Stiliyan Petrov leukaemia battle: Aston Villa captain retires

 

Aston Villa captain Stiliyan Petrov has retired from football as he continues his fight against acute leukaemia.

The Bulgarian midfielder, 33, was diagnosed with the condition in March 2012 but is now in remission.

"It is with a heavy heart that I am announcing my retirement," he said.

"The emotions are overwhelming, but the continued support of family, friends and the great people I have come to know will make it easier for me to move on from the only life I've ever known."

Stiliyan Petrov's career

  • CSKA Sofia: August 1998 - July 1999
  • Celtic: July 1999 - August 2006
  • Aston Villa: August 2006 - May 2013

Petrov, who also played for CSKA Sofia, joined Villa in 2006 from Celtic for £6.5m, having spent seven seasons in Scotland.

He made 218 appearances for Villa in all competitions and earned 92 caps for Bulgaria, but will now focus on setting up a foundation to help leukaemia sufferers.

He said in a statement  on Aston Villa's official website: "That I am ready to embrace new challenges will make this process much easier.

"I remember when I was a young player at CSKA Sofia and the good life was all I was interested in. Celtic came in for me and I moved to Glasgow, to another country, to a new world. I didn't speak the language and I thought it would never happen for me. I knew nobody.

"Fortunately, I met people who helped me to turn my life around. I came to know great team-mates who showed me the proper way, the way I had to be if I was going to be a serious professional and compete at a high level.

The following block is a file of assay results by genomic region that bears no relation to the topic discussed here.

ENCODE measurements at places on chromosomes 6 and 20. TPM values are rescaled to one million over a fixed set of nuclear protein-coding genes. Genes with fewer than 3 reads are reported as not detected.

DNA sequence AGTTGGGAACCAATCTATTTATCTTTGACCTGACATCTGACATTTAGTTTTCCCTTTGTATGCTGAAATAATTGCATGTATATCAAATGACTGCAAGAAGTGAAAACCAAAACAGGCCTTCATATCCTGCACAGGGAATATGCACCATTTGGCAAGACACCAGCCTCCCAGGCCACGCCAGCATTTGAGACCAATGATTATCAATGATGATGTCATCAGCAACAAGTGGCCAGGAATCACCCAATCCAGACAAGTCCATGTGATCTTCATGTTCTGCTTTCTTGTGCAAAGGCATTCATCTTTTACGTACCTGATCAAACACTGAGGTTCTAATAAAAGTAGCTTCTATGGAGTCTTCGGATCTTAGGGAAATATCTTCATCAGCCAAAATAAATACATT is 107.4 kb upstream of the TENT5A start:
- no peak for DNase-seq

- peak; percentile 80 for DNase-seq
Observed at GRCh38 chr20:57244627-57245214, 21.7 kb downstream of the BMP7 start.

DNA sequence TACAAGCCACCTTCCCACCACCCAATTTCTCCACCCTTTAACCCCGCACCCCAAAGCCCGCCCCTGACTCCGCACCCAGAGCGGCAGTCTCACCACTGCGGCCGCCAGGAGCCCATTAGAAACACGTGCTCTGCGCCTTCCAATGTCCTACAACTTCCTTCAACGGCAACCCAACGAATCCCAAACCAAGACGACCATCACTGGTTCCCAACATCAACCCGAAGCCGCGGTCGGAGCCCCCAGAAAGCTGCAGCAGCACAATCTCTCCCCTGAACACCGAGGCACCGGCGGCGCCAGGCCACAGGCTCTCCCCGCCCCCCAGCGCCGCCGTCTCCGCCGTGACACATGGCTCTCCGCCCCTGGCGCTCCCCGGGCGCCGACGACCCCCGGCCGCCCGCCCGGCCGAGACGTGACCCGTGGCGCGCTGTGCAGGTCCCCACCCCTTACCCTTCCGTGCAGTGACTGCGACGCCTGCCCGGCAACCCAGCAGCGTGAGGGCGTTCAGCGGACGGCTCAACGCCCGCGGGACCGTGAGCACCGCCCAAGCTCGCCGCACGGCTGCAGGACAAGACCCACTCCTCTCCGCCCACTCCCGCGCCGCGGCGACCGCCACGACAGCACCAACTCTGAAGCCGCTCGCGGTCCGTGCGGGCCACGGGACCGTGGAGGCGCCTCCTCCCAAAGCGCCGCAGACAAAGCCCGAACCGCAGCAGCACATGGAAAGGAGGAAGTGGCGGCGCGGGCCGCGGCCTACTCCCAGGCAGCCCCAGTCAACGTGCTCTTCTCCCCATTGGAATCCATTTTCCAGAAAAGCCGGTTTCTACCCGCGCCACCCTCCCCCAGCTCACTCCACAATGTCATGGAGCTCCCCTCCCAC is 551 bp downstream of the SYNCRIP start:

Lambert on Villa's Petrov tribute

"I came to appreciate so much the opportunity to work with that level of professional people because it made me something like them. At Celtic Football Club and at Aston Villa Football Club I was privileged to live a life competing at a high level and playing the game I love, supported by the most passionate fans."

It was revealed in August that Petrov was in remission after four months of chemotherapy. He said he would be "on the softer treatment, which is two years on tablets" and last month said he felt lucky to be alive.

The condition was diagnosed after he developed a fever following a 3-0 defeat at Arsenal in March 2012.

"Then something crazy happened, something I thought was just a cold but turned out to be something more serious, something life-changing," he said.

What is leukaemia?

Leukaemia is cancer of the white blood cells. Symptoms include pale skin, tiredness, breathlessness and susceptibility to infection. Acute leukaemia means the condition progresses aggressively and needs immediate treatment.

On average 2,500 adults are diagnosed with acute leukaemia in the UK each year, according to Leukaemia & Lymphoma Research.

"I played 90 minutes for Villa against Arsenal at the Emirates and I felt fatigued, not myself at all. But I thought it was nothing serious. The diagnosis was a complete shock.

"Since being diagnosed with acute leukaemia, I have come to understand and appreciate the way in which this disease impacts the lives of so many people.

"I can help and I want to help and, in setting up a foundation to help address the issues involved when people are diagnosed with this illness, I hope to make a difference.

"For the life I've lived in football, I will always be incredibly grateful. For the opportunity this crazy thing that happened in my life has given me, I also feel grateful in a strange kind of way.

"This crazy thing, somehow, has touched people and I want to try to channel this in a positive way. This will be the greatest challenge of my life."